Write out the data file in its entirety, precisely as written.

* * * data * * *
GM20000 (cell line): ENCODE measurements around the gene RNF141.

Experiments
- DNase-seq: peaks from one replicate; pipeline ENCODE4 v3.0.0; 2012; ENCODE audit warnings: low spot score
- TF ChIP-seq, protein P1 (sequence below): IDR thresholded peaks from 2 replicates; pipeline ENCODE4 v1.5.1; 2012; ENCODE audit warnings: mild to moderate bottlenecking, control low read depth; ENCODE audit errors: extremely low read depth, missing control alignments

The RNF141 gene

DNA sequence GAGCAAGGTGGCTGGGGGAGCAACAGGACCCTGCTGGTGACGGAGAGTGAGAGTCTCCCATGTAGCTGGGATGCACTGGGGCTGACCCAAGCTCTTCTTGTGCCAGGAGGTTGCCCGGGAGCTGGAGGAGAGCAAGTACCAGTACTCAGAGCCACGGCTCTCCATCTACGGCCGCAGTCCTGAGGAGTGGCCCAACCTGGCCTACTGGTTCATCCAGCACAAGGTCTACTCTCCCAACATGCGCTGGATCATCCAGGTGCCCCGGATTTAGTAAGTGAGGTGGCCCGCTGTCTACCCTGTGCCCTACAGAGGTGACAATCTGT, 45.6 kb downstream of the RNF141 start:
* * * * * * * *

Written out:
GM20000 (cell line): ENCODE measurements around the gene RNF141.

Experiments
- DNase-seq: peaks from one replicate; pipeline ENCODE4 v3.0.0; 2012; ENCODE audit warnings: low spot score
- TF ChIP-seq, protein P1 (sequence below): IDR thresholded peaks from 2 replicates; pipeline ENCODE4 v1.5.1; 2012; ENCODE audit warnings: mild to moderate bottlenecking, control low read depth; ENCODE audit errors: extremely low read depth, missing control alignments

The RNF141 gene

DNA sequence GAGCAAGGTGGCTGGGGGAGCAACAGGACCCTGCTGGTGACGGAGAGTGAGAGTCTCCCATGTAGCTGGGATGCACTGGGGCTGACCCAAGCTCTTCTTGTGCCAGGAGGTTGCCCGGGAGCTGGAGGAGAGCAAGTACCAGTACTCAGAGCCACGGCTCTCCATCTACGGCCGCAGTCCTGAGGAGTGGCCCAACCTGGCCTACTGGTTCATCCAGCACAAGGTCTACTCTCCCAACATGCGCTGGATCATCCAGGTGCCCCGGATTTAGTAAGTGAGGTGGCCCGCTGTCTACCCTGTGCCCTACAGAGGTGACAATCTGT, 45.6 kb downstream of the RNF141 start: